The book “Flying Blind: India’s Quest for Global Leadership” by Mohamed Zeeshan describes that India should pursue a more proactive foreign policy, and lays out a vision for how India can champion the cause of global good.
Scanning our ever-changing world from East to West, and defining India’s national interests and needs, Mohamed Zeeshan passionately argues that India needs a more coherent strategy for its relations with the outside world.
Mohamed Zeeshan is a foreign affairs columnist, consultant and the editor-in-chief of Freedom Gazette.
Read an excerpt from the book below.
The South Asian Association for Regional Cooperation (SAARC) has been hostage to India–Pakistan tiffs. But it’s not true that there has been a lack of effort towards integration from everybody else. In 2014, India proposed a SAARC motor vehicles agreement at that organization’s annual summit. The deal ran underground very soon, thanks to opposition from Pakistan. But the following year, India, Nepal, Bhutan and Bangladesh got together to sign their own motor agreement to permit passenger and cargo vehicles in each other’s territory. In 2019, similarly, India and Nepal inaugurated a cross-border oil pipeline. That same year, Bhutanese cargo travelled to Bangladesh on an Indian river vessel for the first time. Meanwhile, India, Sri Lanka and the Maldives have been exploring their own trilateral maritime security arrangements in the Indian Ocean.
But the problem with all these arrangements is that they are sub-regional rather than region-wide. That has serious implications for diplomacy: It means that in the negotiations for any of these agreements, India is in the room with only two or three of its much smaller neighbours, rather than with all of them together. The inevitable consequence is that the negotiations seem imbalanced towards India.
Large powers always prefer sitting in a room with two or three other smaller countries, rather than being part of a big ten-nation multilateral negotiation. In the former type of situation, they inevitably have more sway. That is why in the South China Sea disputes, China has consistently proposed bilateral negotiations with each of its neighbours separately. Its rivals, by contrast, prefer a multilateral negotiation involving the whole ASEAN.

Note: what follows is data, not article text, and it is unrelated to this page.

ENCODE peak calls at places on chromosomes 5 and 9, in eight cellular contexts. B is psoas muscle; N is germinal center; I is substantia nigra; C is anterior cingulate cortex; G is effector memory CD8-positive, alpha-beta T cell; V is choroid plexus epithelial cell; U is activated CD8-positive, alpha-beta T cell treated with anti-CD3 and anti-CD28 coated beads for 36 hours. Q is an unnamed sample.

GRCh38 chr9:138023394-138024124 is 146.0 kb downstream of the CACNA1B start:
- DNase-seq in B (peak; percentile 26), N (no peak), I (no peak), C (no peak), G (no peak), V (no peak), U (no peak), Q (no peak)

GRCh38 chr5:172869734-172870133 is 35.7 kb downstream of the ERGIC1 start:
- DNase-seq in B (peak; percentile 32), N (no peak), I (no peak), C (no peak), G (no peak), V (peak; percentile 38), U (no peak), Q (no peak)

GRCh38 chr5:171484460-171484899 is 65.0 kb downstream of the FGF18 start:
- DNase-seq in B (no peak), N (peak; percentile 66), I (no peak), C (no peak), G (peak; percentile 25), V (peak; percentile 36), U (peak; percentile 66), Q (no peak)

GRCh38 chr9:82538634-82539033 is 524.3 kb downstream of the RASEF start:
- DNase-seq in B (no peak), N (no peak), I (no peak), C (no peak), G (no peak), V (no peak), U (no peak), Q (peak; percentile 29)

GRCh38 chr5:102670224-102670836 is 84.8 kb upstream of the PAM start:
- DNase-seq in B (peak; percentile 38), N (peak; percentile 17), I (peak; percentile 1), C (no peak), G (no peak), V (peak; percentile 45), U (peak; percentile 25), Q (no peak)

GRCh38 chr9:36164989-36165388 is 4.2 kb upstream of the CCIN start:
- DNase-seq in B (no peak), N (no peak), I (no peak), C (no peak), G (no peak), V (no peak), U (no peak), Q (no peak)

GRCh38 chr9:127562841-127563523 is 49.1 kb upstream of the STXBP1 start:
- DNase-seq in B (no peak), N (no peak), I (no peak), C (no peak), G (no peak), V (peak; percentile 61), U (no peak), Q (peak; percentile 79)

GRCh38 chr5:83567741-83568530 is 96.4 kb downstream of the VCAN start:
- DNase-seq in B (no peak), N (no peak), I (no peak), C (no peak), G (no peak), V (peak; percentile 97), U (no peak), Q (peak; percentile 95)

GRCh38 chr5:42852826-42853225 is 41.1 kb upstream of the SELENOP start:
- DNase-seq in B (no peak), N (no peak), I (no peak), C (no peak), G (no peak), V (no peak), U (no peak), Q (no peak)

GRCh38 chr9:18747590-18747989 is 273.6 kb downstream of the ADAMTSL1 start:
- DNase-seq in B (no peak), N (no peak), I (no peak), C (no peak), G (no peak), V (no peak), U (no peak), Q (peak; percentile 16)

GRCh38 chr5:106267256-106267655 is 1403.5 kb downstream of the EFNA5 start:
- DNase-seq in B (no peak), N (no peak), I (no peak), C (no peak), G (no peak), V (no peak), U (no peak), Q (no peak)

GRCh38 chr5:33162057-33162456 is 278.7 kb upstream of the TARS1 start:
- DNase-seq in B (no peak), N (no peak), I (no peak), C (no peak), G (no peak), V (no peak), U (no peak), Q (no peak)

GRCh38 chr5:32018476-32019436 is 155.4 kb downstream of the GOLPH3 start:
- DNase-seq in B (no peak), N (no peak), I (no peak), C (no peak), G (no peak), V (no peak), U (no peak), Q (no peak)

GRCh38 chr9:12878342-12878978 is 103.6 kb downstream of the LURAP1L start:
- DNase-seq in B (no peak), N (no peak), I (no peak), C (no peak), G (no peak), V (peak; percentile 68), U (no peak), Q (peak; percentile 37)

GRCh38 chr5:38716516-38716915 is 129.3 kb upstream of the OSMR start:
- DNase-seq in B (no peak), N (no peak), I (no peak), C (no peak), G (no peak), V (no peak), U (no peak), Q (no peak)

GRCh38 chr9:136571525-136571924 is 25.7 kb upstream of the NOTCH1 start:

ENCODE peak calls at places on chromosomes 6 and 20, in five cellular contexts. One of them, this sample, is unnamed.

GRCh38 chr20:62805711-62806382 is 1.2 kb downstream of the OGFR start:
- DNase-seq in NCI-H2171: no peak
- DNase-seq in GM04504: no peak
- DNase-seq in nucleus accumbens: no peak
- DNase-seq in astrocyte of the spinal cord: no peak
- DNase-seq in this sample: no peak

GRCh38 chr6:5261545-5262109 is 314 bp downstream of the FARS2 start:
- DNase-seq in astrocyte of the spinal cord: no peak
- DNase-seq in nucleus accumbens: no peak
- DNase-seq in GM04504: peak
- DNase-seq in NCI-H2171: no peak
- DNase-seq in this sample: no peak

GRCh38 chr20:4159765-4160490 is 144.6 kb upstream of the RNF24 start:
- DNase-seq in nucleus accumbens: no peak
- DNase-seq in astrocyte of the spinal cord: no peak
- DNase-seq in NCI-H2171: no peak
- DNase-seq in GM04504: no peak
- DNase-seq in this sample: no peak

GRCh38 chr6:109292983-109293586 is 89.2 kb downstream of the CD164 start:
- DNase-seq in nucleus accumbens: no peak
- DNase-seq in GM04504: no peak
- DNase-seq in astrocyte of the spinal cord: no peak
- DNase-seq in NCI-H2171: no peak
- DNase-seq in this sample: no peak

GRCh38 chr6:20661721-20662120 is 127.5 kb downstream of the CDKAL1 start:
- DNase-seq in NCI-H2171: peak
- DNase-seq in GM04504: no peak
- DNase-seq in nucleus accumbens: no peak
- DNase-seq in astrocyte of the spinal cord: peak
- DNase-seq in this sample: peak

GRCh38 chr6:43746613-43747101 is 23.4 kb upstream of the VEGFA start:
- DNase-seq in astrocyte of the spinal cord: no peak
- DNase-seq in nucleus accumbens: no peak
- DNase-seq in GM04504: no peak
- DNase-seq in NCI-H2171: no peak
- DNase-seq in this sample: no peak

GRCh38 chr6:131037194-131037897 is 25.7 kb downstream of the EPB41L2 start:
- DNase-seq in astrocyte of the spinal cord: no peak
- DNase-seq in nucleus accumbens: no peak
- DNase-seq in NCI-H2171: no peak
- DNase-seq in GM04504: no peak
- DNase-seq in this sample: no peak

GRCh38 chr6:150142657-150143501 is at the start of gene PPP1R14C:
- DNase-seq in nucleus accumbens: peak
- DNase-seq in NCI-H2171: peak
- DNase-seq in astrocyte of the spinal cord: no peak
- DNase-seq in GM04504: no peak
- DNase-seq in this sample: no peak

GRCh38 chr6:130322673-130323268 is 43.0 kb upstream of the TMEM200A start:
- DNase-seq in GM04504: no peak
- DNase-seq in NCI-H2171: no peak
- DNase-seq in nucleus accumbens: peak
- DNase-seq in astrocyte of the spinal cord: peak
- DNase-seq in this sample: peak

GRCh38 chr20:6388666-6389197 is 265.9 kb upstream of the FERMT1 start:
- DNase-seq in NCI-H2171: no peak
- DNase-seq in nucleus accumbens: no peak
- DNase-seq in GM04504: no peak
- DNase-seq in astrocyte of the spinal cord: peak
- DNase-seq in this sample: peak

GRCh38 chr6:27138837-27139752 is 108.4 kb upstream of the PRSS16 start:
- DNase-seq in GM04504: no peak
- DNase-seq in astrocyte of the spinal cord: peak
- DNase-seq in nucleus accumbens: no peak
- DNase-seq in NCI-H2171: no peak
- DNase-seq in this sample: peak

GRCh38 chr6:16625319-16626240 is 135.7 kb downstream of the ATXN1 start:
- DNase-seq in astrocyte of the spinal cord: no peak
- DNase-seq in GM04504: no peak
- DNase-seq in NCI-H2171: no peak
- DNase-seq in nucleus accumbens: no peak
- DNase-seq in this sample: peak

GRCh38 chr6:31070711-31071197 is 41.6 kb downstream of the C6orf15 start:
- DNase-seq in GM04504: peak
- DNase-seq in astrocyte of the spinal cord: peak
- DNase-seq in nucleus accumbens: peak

Kishore Mahbubani, the charismatic former Singaporean diplomat, once told me how these dynamics were on everybody’s mind when the ASEAN itself was being formed in the 1960s. In August 1967, the foreign ministers of Indonesia, Malaysia, Singapore, Thailand and the Philippines came together to sign the Bangkok Declaration, the founding document of the ASEAN. It was not a natural partnership—South East Asia was a minefield in the 1960s. In 1965, Singapore and Malaysia separated from each other, following deadly ethnic riots. Indonesia and Malaysia had been locked in their own confrontation for three long years—from 1963 to 1966. And then there were other complications regarding balance of power. Of the five countries that met that day in Bangkok, Indonesia was by far the largest—three times as populous, with four times as much land area as the next largest country, Thailand. So the Indonesian president, Sukarno, consciously decided not to play a domineering or proactive role in the effort; instead, he allowed the smaller countries to drive the agenda.
Today, the ASEAN has grown to include five more nations: Vietnam, Brunei, Myanmar, Laos and Cambodia. But Indonesia’s individual clout on the world stage has grown substantially over the years, and its economy is now more than twice as large as any other ASEAN member state’s (the second largest is still Thailand). Yet, nobody thinks of the ASEAN as an organization dominated or hegemonized by Indonesia. Most importantly, no ASEAN member state thinks that.
India’s problem is obviously much more complicated. If Indonesia is disproportionately large and powerful, India is so much more than that. Today, India’s economy is worth nine times the second largest economy in South Asia, Bangladesh. Its geographic position right in the middle of South Asia also means that the other states have limited interaction with each other and cannot easily drive the agenda of integration, even if India yielded them the floor. As one Indian diplomat at the UN asked me, ‘What pressing common interests do Bangladesh and the Maldives have with each other without India, that they would want to lead cooperation initiatives on their own?’
The onus to lead integration, therefore, is still on India. In the ideal world, India would find common interests that concern all South Asian nations—and would represent those interests on the world stage by using its relatively higher influence. In other words, South Asians should be convinced that India gives voice to resolving their own private concerns and that they can trust India to represent them globally. Common interest is how the ASEAN overcame deadly riots and deep mistrust in the 1960s: The ASEAN is today known for deep economic integration and trade between its members; but as Mahbubani pointed out to me, economics was not even on the agenda in 1967. Instead, it was the common threat of communism that brought those countries together in those days. India needs to find that headline common interest in its own neighbourhood.
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